MIT Expert Points Towards Ancient Cave Drawings as Origin Place of Homo Sapiens Language

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Scientists believe that human language dates back to over 100,000 years ago. However, the one mystery that scientists are not able to solve is how did the language evolve over the course of time. What caused the Homo Sapiens to learn how to write and speak? This is one of the toughest questions that scientists are faced with and MIT’s Shigeru Miyagawa might have the answer to it.

Where Did Language Originate From?

Even though this is a speculative answer, Shigeru Miyagawa believes that ancient caves are the answer. The MIT expert is analyzing caves in order to understand how Homo Sapiens developed the skill to communicate with each other.

Studying Ancient Caves

Shigeru Miyagawa recently published a paper in the Frontier in Psychology where he explains how the ancient art that’s found in thousand year old caves is directly related to Homo Sapiens developing their language. The caves we are talking about are the ones where Homo Sapiens drew animals on the walls.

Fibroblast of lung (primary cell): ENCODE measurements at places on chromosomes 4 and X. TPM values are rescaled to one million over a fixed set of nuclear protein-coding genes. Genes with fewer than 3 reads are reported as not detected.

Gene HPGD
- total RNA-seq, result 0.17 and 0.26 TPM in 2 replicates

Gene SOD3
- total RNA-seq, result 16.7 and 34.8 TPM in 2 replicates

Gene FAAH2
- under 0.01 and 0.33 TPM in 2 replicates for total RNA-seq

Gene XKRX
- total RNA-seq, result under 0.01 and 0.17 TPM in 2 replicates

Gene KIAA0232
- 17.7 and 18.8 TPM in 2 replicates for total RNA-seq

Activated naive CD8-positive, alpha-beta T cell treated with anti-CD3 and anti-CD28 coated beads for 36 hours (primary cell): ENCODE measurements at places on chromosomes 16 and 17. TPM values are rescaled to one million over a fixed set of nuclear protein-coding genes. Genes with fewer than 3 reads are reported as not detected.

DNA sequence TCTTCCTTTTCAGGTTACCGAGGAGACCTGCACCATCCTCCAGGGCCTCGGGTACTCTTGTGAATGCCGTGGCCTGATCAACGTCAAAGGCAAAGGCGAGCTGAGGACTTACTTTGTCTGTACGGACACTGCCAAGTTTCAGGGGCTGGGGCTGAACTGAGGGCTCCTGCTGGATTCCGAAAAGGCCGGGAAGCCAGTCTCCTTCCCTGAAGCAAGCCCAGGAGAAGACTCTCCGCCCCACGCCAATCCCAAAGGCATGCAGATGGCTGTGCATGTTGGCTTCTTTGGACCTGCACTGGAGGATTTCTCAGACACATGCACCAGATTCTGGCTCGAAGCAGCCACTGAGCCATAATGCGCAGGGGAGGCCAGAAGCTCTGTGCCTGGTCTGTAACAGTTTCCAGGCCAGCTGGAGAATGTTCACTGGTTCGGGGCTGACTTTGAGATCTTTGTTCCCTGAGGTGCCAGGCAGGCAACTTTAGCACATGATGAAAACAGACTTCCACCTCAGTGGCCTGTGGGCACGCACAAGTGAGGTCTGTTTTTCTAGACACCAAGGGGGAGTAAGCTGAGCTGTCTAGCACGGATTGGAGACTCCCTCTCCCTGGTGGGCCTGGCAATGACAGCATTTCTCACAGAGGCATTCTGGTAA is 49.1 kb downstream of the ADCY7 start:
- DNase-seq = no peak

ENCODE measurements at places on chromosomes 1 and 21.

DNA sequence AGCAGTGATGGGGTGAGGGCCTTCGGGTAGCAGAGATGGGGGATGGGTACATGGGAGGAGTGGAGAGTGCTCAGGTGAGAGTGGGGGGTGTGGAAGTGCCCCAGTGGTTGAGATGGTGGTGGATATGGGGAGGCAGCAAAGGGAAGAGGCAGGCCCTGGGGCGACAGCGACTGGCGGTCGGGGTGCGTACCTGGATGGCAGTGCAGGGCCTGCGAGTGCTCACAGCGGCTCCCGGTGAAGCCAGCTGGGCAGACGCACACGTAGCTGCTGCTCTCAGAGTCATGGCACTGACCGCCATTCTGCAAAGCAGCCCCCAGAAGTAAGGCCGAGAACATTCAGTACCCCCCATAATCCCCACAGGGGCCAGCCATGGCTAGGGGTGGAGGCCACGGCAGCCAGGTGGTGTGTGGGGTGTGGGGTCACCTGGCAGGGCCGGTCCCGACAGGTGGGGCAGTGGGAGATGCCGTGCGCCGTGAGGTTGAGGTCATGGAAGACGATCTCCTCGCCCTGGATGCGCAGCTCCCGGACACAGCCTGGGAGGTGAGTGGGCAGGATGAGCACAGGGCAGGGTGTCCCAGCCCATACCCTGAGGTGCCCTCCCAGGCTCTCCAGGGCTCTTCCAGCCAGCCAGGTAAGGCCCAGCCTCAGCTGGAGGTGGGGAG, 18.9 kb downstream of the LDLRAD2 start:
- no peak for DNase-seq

Shigeru Miyagawa and his team theorize that Homo Sapiens gathered around caves where the sound would echo. These caves are believed to have been “hot spots” in ancient times and that Homo Sapiens used the echoes to express themselves. Moreover, the cavemen would draw on the walls in order to explain the sound they were making.

In addition, those caves are also the place where scientists believe Homo Sapiens held their ritualistic enchantments. “I think it’s very clear that these artists were talking to one another. It’s a communal effort” says Myagawa.

Vitor Nobrega who the co-author and of Shigeru Miyagawa’s Frontier in Psychology paper said the following when asked about the basis of their theory: “We could speculate that human language emerged as an abstract symbolic system, while its expression – in the form of cave and rock art, or any modality – may have occurred very late”.

Erin VanDyke lives on her family farm and has more than 35 years of hands-on experience with the use of livestock guard dogs for predator control. On their farm, Jan and her family use corgis as herding dogs and have raised Shetland sheep, Fainting goats, Morgan and Trakehner horses, and historic breeds of chickens and turkeys. Erin is also an active beekeeper.


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